Technology in Cancer Screenings: How Do They Work?
Cancer is the leading cause of death in the world. According to the WHO, it accounted for nearly 10 million deaths in 2020.
While there’s no true cure, there are treatments that can put you in remission. Early diagnosis also helps. Generally speaking, the sooner it’s detected, the better the outcomes.
What are the different types of cancer tests? What technology is used in cancer screenings?
We’ll be going over all of the answers and more below, so be sure to read the rest of the post!
Mammography is a type of medical imaging that uses low-energy x-rays to examine the breasts. There are two types of mammography, digital mammography and film-screen mammography, the former of which is much more common today.
In terms of the machine, there are two plates that compress the breasts—this will spread the tissues apart, which will allow for better imaging (x-rays don’t go through breast tissue easily). More often than not, pictures will be taken from two different angles for each breast.
Doctors will use these images to look for early signs of breast cancer through characteristic masses or calcifications. While they can’t prove for sure an area is cancerous; they can help doctors decide whether or not more testing is necessary.
2. PSA Test
The prostate-specific antigen (PSA) test is a blood test that’s used to measure blood PSA levels—a protein that’s produced by both noncancerous and cancerous tissue in the prostate. It’s currently recommended for men above the age of 50 (earlier if you have a family history of prostate cancer).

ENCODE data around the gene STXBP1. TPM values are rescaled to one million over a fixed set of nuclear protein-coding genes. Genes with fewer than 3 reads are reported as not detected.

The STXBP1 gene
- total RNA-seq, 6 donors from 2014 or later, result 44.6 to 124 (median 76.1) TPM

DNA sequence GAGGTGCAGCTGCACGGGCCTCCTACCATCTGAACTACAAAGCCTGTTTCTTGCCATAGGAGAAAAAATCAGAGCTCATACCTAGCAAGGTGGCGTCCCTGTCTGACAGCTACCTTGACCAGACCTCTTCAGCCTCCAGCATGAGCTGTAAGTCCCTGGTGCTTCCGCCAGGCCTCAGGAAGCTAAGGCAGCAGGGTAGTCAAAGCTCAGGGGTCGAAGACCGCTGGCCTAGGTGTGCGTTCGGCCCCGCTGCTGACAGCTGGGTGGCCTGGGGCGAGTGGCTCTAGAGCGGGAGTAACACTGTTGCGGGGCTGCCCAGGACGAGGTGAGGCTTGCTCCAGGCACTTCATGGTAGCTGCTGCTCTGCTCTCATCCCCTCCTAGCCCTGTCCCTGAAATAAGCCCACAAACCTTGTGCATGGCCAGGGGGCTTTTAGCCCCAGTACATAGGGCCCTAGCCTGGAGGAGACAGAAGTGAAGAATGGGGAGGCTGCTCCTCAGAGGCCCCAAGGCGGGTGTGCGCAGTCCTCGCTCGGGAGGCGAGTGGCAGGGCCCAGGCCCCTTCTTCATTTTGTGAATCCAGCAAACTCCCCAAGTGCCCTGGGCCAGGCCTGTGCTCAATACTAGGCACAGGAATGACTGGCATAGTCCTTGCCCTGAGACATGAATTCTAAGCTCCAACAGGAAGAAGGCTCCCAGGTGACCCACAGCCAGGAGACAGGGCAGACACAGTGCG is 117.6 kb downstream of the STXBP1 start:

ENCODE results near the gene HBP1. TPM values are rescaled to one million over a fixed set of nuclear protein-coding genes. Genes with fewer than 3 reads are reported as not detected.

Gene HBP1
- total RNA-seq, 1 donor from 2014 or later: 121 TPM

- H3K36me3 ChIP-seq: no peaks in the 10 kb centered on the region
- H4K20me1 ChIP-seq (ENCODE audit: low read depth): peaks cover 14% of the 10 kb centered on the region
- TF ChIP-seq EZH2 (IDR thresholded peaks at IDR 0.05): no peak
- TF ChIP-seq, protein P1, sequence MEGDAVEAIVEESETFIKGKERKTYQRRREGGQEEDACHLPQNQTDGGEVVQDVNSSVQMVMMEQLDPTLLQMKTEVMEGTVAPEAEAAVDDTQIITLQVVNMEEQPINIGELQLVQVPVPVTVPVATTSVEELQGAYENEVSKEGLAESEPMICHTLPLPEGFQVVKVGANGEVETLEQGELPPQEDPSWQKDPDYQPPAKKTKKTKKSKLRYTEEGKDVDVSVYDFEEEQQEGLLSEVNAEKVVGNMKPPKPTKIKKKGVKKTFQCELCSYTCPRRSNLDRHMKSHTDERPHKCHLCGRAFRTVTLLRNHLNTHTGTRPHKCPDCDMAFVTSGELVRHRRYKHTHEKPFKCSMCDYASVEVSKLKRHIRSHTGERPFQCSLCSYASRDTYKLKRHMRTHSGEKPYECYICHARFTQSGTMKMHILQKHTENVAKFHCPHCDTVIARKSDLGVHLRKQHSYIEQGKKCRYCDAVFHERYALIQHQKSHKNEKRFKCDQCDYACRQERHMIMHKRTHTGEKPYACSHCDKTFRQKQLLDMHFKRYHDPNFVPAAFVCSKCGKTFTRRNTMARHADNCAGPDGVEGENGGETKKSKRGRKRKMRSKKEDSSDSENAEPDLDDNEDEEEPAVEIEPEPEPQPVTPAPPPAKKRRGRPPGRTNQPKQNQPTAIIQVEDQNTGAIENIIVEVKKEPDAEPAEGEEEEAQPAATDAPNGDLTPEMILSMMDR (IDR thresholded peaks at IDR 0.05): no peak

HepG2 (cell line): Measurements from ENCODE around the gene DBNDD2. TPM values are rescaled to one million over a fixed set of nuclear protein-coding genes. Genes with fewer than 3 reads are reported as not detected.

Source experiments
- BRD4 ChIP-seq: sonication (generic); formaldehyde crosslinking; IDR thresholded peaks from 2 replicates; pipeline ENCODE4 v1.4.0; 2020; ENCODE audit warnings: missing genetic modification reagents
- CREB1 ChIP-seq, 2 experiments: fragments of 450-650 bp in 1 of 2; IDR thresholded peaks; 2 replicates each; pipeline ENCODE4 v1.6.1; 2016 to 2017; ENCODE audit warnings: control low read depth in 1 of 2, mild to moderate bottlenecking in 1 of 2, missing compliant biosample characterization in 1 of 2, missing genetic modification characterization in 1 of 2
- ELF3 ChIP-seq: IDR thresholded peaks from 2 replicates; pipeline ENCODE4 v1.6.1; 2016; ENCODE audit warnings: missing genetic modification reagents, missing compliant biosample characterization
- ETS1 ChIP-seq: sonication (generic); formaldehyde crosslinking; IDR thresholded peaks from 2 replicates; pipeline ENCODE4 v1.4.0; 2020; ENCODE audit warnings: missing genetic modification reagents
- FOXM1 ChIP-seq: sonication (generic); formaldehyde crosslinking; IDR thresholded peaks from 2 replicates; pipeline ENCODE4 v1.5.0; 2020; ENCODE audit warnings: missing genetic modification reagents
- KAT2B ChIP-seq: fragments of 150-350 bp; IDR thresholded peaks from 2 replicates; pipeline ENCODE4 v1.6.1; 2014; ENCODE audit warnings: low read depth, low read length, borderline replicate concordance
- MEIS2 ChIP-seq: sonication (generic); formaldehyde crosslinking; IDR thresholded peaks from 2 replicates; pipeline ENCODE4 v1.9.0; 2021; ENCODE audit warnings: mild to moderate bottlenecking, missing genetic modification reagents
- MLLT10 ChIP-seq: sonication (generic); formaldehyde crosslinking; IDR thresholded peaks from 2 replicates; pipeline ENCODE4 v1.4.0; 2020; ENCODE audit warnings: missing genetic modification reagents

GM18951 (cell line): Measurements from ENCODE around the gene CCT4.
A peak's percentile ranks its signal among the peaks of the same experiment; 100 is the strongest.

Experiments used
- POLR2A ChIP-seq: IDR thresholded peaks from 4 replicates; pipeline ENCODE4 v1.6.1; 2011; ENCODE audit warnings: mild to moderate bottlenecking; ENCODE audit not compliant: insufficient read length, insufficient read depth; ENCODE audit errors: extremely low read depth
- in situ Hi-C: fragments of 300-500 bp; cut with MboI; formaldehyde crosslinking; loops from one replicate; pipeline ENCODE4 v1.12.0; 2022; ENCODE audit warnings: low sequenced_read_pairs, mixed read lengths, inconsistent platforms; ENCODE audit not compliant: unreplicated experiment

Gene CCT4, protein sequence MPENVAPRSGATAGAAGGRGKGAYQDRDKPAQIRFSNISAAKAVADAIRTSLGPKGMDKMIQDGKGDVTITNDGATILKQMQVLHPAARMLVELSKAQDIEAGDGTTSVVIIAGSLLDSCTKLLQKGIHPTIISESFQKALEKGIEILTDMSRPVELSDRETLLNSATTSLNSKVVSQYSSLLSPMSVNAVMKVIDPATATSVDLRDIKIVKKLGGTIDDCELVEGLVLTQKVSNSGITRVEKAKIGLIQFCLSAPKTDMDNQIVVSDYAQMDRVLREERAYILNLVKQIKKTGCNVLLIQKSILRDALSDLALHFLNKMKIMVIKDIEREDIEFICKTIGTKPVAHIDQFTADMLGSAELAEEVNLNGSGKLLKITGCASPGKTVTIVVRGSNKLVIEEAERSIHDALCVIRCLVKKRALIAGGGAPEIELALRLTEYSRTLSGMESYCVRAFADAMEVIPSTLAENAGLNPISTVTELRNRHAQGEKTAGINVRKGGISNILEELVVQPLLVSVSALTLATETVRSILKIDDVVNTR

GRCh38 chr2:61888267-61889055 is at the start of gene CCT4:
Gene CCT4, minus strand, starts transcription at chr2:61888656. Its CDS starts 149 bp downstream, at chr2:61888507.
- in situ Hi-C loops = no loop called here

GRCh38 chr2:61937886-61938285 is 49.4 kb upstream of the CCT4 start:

In healthy individuals, PSA levels are usually between 0 to 2.5 ng/ml. Depending on your age, however, it may be as high as 4.0 ng/ml. Anything higher than 4.0 ng/ml, and your doctor may recommend a prostate biopsy to check for signs of cancer.
If there’s a cancer diagnosis, they may suggest Provenge treatment, a type of immunotherapy that activates the immune system to attack prostate cancer cells.
Colonoscopy is one of the most sensitive tests available for colon cancer screening. It involves inserting a thin scope with a miniature camera into the anus, which is then advanced slowly to the other end of the large intestine.
This will allow the doctor to examine the colon and rectum for precancerous polyps—abnormal growths that can eventually turn into cancer. For example, they may take a biopsy of the tissue.
The good news is that with early detection, the chance of survival is more than 90%; this makes colon cancer one of the most preventable types of cancer.
Different Types of Cancer Screenings
There are many types of cancer screenings, from mammograms to colonoscopies, all effective at detecting cancer at the early stages. For more information about these tests, talk to your health care provider.
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